Guruji and the Depth of Practice

17.5.10

"I don’t think what he’s imparting can be said. But I think there’s nothing
else really worth talking about, because he is teaching a kind of openness
of the mind and the heart which is so stunning that, at least at times, you
don’t know what to say, you are awestruck and can’t put it into words.
That’s why there is such an art, I think, to teaching. Krishnamacharya
once made a comment to a friend of mine: yoga is not mechanical. I
think Guruji is always teaching that through a very formal system. You
have to follow the form very carefully, in fact you have to pour your being
into it with intensity to create tapas, internal heat. But then you have to
be completely not attached to it. And somewhere in that changeover,
where you are able to follow form precisely but then not identify with it,
the real yoga comes out."

Is it a spiritual practice?

"Yeah, I think it’s spiritual in the way most people use that word. You
could also say it’s beyond spiritual. If someone has a concept of spirituality,
this is much more interesting than anything they could imagine. But
it’s definitely a totally spiritual practice. However, if someone comes to it
and has no interest in what they believe spirituality to be, if they just take
up the practice for improving their health or fixing some biomechanical
problem in the body, it’ll prove effective but it will also put them in touch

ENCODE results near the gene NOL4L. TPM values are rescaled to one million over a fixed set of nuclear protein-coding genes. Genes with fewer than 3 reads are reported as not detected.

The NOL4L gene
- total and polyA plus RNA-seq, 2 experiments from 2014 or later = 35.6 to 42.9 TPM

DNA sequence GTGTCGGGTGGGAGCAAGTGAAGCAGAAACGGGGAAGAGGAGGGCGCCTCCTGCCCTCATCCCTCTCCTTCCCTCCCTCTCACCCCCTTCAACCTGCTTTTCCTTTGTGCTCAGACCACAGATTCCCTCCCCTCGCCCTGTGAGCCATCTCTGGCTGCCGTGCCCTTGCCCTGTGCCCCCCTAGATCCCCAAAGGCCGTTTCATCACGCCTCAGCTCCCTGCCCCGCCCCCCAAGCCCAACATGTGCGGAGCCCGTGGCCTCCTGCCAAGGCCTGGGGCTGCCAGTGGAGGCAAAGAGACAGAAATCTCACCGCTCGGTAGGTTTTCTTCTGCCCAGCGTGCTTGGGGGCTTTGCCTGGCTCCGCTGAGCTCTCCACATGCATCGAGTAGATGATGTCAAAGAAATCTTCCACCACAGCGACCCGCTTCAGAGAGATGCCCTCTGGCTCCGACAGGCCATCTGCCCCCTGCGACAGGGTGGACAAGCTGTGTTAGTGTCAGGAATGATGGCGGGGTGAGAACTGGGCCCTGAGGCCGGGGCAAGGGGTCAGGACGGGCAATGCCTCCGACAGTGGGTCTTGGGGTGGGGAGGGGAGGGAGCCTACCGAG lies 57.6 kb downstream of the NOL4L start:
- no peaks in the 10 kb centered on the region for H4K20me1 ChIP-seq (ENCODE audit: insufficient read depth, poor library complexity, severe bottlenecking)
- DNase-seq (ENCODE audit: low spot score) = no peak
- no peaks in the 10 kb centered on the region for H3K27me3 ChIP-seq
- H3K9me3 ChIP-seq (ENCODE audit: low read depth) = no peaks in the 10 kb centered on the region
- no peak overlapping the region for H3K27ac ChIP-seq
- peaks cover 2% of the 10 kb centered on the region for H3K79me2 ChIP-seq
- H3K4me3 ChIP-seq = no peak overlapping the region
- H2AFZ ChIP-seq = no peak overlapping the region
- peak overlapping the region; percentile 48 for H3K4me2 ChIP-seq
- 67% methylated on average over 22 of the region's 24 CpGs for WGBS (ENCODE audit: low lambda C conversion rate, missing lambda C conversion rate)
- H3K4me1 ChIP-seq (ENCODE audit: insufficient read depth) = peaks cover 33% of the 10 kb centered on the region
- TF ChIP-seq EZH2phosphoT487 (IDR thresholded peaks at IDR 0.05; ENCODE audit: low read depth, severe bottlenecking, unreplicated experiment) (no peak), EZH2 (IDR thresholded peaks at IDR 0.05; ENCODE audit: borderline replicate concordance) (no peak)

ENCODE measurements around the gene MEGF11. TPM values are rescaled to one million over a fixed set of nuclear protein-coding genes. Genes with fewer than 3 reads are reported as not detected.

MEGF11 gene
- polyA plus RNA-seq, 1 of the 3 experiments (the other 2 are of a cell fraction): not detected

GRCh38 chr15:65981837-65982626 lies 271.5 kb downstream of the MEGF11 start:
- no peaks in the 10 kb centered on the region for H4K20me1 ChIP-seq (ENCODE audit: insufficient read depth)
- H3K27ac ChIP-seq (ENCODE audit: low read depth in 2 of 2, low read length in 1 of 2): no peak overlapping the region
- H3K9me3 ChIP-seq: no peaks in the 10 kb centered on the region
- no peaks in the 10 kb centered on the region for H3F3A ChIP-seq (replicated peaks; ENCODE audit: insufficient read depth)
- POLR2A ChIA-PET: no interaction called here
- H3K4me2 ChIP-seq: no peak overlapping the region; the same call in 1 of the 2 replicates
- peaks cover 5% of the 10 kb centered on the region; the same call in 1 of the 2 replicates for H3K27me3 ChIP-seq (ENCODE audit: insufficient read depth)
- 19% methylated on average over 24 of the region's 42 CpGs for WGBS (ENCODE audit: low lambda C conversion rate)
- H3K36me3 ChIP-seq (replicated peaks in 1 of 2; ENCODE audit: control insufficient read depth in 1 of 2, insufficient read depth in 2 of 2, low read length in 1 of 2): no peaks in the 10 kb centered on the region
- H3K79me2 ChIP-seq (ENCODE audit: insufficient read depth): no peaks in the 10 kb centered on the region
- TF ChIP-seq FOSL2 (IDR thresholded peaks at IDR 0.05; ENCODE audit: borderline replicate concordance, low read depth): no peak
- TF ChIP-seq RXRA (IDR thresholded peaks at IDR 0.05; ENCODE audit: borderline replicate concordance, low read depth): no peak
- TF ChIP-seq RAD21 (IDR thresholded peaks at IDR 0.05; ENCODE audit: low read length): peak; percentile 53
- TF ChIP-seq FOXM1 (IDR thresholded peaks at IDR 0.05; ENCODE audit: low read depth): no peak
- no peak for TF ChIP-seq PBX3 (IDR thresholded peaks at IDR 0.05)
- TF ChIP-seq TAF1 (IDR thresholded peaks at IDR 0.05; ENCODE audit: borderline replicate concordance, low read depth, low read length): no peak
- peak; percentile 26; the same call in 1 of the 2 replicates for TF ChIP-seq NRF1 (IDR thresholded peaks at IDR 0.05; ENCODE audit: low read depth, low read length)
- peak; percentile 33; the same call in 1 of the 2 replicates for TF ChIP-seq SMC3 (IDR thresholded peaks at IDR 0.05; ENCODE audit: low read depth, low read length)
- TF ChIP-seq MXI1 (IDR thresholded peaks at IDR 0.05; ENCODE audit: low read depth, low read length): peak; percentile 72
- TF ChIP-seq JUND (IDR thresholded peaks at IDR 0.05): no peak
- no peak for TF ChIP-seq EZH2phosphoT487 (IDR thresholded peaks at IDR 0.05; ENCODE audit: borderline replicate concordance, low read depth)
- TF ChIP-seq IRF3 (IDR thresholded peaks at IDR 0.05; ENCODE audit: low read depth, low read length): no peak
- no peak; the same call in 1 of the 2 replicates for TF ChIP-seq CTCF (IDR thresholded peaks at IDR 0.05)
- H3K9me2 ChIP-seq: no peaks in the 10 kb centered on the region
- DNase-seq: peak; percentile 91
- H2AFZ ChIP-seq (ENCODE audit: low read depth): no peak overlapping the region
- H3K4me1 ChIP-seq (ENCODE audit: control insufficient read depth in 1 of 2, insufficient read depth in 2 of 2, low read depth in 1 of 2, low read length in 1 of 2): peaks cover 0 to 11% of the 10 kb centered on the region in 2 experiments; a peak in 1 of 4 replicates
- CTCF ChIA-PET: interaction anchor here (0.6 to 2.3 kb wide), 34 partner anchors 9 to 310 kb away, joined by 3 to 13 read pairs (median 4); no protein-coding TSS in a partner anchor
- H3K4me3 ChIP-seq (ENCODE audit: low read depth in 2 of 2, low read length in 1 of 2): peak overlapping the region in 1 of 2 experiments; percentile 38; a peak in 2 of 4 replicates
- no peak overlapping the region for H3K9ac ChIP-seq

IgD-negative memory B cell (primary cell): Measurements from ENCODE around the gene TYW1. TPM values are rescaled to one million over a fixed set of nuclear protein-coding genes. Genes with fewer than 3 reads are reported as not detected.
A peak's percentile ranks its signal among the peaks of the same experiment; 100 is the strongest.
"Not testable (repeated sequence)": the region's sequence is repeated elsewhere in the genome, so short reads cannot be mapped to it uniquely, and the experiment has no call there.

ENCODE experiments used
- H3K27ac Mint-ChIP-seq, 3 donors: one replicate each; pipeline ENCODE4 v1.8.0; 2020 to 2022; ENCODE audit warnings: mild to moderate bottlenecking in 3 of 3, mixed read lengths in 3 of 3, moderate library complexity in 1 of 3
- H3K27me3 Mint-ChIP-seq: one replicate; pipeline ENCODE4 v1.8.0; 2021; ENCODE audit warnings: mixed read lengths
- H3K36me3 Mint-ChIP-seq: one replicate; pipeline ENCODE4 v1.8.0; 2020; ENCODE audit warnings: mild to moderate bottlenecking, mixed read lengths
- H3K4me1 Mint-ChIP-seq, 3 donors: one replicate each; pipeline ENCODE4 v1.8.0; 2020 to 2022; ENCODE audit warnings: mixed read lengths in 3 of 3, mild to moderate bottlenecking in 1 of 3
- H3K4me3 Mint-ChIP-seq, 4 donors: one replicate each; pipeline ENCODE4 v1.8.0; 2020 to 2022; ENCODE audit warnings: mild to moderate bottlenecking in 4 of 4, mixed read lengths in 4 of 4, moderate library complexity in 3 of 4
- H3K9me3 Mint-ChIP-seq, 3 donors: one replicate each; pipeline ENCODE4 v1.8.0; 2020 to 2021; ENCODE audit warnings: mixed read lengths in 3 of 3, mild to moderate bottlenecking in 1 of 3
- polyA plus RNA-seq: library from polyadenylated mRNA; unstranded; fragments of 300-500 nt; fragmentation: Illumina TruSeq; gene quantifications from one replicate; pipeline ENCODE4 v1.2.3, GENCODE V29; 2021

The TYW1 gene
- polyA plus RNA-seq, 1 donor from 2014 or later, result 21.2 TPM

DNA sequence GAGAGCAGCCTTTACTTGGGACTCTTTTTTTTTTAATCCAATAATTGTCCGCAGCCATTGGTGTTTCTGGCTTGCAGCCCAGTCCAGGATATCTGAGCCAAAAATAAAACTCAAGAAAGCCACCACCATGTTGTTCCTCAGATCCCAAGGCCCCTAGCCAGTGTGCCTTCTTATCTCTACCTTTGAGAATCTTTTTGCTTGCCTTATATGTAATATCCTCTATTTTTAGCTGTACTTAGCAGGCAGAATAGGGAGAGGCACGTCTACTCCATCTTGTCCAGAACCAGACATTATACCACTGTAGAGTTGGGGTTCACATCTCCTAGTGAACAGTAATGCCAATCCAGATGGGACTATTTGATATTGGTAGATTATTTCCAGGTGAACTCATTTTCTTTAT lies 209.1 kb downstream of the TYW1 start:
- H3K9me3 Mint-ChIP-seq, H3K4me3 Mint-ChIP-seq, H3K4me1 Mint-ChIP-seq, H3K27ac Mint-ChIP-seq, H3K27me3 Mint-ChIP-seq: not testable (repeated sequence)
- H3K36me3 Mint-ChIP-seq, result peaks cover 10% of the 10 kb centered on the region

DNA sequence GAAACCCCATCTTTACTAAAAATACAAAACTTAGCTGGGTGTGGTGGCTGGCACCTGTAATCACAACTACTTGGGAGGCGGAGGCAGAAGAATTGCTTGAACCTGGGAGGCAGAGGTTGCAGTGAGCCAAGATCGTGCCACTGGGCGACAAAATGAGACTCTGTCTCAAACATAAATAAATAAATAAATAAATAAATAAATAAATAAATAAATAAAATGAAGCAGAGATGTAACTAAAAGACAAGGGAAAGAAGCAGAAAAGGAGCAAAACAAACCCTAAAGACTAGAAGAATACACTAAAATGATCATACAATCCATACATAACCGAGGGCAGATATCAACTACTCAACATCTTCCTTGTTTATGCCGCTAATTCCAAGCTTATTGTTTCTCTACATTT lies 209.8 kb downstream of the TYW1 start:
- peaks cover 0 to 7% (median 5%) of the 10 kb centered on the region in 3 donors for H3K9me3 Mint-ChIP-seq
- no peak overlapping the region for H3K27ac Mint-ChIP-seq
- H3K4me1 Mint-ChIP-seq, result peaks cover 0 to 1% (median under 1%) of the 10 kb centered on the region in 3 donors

with their core feelings. And just by touching those core feelings they
will start inquiring into what is real. They’ll start to ask: “Why am I suffering
all the time?” “What is true?” And so they’ve come to the right
place. And so yoga in a sense is like a fountain. People will go to it, for
many different reasons but because they’ve gone to the source they start
to get a taste for it, and they might not really understand why they like it
but they’ll keep coming back to the source and eventually they’ll just
jump right back in."

It is spiritual in the sense that the Atman, the soul, is revealed, but at the
same time there is a methodology as well, so is it somehow a fusion of those
two things?

"Exactly. If we say that what is of most interest to the open mind, to the
open heart, is beyond expression, beyond words, also therefore beyond
technique, our first reaction is “I won’t do anything.” But the fascinating
thing about practice is that what is manifesting as the body and the mind
is composed of strings and strings of techniques, and so yoga is actually
the art of using techniques with incredible skill and through that one
naturally arrives at a place where there is no technique anymore but freedom.
This is one of the major themes of the Bhagavad Gita, one of the
extremely illusive themes, that the truth is ultimately formless because it
generates all forms. How can it be approached? How can you realize it?
It’s actually through seeing forms with an open mind and allowing the
body and the mind to complete their natural tendencies to complete
their forms, and in that you release form." 

(Richard Freeman)

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